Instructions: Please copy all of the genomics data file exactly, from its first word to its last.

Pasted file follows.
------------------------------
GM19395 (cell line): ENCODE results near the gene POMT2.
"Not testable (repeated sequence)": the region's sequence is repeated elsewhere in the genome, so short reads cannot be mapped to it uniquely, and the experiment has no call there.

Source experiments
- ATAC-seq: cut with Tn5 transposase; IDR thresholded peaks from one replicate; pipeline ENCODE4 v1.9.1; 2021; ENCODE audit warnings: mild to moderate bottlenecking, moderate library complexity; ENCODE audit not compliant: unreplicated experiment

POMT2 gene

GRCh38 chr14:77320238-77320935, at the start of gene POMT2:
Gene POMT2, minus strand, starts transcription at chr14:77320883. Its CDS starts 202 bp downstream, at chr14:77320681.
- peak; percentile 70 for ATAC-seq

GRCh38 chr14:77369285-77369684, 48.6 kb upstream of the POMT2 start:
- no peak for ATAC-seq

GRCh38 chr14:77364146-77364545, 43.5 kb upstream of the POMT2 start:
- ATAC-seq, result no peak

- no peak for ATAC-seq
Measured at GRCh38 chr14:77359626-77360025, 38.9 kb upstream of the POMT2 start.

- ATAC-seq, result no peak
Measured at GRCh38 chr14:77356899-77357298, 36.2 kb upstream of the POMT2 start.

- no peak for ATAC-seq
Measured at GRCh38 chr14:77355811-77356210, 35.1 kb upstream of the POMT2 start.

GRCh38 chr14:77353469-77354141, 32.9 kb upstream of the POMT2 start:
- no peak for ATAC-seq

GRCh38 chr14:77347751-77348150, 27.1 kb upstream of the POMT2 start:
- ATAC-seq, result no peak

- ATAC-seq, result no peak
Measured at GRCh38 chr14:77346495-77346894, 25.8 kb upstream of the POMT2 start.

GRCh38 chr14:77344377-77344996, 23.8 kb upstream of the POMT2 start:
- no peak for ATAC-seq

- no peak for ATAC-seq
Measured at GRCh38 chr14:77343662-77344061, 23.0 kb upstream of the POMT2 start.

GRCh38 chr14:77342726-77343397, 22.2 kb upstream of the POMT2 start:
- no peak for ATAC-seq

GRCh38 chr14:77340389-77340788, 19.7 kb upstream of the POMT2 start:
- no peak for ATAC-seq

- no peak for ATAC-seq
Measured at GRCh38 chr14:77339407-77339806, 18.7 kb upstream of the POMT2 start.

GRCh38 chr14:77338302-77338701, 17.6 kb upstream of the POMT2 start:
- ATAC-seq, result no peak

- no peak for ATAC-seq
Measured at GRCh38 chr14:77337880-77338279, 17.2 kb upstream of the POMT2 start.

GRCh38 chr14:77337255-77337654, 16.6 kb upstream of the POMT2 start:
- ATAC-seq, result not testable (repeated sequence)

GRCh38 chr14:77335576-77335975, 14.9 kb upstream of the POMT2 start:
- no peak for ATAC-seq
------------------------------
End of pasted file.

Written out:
GM19395 (cell line): ENCODE results near the gene POMT2.
"Not testable (repeated sequence)": the region's sequence is repeated elsewhere in the genome, so short reads cannot be mapped to it uniquely, and the experiment has no call there.

Source experiments
- ATAC-seq: cut with Tn5 transposase; IDR thresholded peaks from one replicate; pipeline ENCODE4 v1.9.1; 2021; ENCODE audit warnings: mild to moderate bottlenecking, moderate library complexity; ENCODE audit not compliant: unreplicated experiment

POMT2 gene

GRCh38 chr14:77320238-77320935, at the start of gene POMT2:
Gene POMT2, minus strand, starts transcription at chr14:77320883. Its CDS starts 202 bp downstream, at chr14:77320681.
- peak; percentile 70 for ATAC-seq

GRCh38 chr14:77369285-77369684, 48.6 kb upstream of the POMT2 start:
- no peak for ATAC-seq

GRCh38 chr14:77364146-77364545, 43.5 kb upstream of the POMT2 start:
- ATAC-seq, result no peak

- no peak for ATAC-seq
Measured at GRCh38 chr14:77359626-77360025, 38.9 kb upstream of the POMT2 start.

- ATAC-seq, result no peak
Measured at GRCh38 chr14:77356899-77357298, 36.2 kb upstream of the POMT2 start.

- no peak for ATAC-seq
Measured at GRCh38 chr14:77355811-77356210, 35.1 kb upstream of the POMT2 start.

GRCh38 chr14:77353469-77354141, 32.9 kb upstream of the POMT2 start:
- no peak for ATAC-seq

GRCh38 chr14:77347751-77348150, 27.1 kb upstream of the POMT2 start:
- ATAC-seq, result no peak

- ATAC-seq, result no peak
Measured at GRCh38 chr14:77346495-77346894, 25.8 kb upstream of the POMT2 start.

GRCh38 chr14:77344377-77344996, 23.8 kb upstream of the POMT2 start:
- no peak for ATAC-seq

- no peak for ATAC-seq
Measured at GRCh38 chr14:77343662-77344061, 23.0 kb upstream of the POMT2 start.

GRCh38 chr14:77342726-77343397, 22.2 kb upstream of the POMT2 start:
- no peak for ATAC-seq

GRCh38 chr14:77340389-77340788, 19.7 kb upstream of the POMT2 start:
- no peak for ATAC-seq

- no peak for ATAC-seq
Measured at GRCh38 chr14:77339407-77339806, 18.7 kb upstream of the POMT2 start.

GRCh38 chr14:77338302-77338701, 17.6 kb upstream of the POMT2 start:
- ATAC-seq, result no peak

- no peak for ATAC-seq
Measured at GRCh38 chr14:77337880-77338279, 17.2 kb upstream of the POMT2 start.

GRCh38 chr14:77337255-77337654, 16.6 kb upstream of the POMT2 start:
- ATAC-seq, result not testable (repeated sequence)

GRCh38 chr14:77335576-77335975, 14.9 kb upstream of the POMT2 start:
- no peak for ATAC-seq